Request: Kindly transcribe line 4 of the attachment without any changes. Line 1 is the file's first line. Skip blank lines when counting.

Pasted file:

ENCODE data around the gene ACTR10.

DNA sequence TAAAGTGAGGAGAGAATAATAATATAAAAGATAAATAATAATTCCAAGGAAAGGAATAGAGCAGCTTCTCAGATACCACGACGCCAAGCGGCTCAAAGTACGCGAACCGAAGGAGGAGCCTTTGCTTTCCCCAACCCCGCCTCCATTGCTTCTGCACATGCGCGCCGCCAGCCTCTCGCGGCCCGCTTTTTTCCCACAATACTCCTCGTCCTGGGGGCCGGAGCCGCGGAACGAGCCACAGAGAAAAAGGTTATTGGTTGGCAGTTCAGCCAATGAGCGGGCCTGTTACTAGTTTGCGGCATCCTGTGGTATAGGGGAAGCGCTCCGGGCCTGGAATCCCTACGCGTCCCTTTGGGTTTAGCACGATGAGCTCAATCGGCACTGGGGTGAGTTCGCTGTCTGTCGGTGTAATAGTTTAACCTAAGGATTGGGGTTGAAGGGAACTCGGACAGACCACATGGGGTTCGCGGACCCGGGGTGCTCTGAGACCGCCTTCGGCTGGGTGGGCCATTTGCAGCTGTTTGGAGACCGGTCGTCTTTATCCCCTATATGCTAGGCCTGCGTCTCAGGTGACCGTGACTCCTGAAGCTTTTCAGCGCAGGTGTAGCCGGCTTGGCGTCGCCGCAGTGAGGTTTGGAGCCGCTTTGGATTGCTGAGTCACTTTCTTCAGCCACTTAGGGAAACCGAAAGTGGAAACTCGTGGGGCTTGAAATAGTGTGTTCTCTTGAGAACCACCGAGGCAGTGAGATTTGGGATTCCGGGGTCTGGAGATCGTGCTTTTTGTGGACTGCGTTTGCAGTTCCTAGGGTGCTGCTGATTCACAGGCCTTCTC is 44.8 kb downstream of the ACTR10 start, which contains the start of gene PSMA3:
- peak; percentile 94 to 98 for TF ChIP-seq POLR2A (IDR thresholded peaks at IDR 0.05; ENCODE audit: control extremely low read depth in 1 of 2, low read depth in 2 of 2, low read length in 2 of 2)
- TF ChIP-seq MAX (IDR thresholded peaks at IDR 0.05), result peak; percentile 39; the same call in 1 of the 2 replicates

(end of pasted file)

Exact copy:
- TF ChIP-seq MAX (IDR thresholded peaks at IDR 0.05), result peak; percentile 39; the same call in 1 of the 2 replicates